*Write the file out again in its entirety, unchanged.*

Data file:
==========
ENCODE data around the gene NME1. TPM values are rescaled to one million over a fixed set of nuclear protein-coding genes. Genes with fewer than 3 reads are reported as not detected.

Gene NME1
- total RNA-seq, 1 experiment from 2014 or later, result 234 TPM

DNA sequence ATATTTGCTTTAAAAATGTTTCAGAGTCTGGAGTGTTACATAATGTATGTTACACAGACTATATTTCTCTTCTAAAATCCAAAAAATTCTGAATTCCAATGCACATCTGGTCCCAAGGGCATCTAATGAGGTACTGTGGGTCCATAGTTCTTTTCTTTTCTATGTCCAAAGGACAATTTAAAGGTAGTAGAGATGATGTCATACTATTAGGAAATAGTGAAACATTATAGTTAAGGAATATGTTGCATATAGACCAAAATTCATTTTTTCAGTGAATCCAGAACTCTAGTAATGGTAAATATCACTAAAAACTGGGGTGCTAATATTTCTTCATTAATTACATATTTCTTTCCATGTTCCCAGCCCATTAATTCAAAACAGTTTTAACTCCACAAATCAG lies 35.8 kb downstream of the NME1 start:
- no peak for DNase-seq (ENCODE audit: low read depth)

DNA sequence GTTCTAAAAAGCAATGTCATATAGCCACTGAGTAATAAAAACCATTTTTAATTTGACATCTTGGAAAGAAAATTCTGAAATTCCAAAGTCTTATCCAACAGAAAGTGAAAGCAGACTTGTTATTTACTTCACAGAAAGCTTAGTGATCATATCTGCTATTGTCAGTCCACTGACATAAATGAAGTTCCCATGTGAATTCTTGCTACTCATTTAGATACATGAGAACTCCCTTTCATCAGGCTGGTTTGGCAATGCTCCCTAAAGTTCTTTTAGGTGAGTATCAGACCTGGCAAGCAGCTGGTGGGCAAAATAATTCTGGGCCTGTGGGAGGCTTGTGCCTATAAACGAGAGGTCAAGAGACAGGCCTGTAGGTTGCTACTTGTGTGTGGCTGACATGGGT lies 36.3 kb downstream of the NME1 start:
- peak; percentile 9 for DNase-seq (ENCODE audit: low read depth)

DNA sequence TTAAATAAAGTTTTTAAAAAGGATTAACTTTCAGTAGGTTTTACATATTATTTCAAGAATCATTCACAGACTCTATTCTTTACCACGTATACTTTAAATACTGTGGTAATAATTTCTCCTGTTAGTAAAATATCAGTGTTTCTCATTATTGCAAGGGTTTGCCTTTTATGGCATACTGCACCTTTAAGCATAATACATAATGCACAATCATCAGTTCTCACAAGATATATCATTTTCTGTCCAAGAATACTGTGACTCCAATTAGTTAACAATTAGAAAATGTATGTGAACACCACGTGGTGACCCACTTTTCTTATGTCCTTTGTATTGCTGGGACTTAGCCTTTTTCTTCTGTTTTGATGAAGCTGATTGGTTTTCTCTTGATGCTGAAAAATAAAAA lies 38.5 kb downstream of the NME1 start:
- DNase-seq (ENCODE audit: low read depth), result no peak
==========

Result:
ENCODE data around the gene NME1. TPM values are rescaled to one million over a fixed set of nuclear protein-coding genes. Genes with fewer than 3 reads are reported as not detected.

Gene NME1
- total RNA-seq, 1 experiment from 2014 or later, result 234 TPM

DNA sequence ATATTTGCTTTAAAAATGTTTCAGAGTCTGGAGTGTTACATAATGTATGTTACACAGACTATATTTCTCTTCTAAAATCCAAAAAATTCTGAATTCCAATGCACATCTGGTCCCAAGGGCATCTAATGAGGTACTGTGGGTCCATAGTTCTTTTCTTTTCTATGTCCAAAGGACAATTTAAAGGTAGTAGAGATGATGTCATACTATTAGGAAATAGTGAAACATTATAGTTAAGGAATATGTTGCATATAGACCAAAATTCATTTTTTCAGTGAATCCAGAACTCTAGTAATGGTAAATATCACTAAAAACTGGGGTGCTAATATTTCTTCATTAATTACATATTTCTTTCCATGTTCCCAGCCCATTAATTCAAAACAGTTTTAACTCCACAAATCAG lies 35.8 kb downstream of the NME1 start:
- no peak for DNase-seq (ENCODE audit: low read depth)

DNA sequence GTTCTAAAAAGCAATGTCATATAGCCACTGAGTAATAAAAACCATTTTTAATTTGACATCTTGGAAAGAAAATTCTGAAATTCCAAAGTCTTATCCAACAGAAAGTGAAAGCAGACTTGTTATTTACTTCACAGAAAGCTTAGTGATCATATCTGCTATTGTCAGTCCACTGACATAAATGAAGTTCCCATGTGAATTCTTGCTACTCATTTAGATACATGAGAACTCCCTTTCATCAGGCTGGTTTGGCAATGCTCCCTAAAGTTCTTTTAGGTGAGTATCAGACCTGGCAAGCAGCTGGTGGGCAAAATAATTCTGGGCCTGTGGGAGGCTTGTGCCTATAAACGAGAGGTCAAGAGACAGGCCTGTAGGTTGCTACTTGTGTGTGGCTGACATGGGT lies 36.3 kb downstream of the NME1 start:
- peak; percentile 9 for DNase-seq (ENCODE audit: low read depth)

DNA sequence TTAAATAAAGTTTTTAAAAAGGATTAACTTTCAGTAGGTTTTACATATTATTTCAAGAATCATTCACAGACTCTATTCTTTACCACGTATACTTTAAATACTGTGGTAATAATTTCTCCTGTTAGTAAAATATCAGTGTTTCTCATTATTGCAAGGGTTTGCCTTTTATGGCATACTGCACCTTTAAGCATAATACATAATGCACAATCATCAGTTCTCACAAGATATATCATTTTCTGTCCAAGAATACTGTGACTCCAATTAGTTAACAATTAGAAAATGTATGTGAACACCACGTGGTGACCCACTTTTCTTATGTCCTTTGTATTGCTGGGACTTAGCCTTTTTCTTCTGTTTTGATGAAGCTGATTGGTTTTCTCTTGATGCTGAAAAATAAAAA lies 38.5 kb downstream of the NME1 start:
- DNase-seq (ENCODE audit: low read depth), result no peak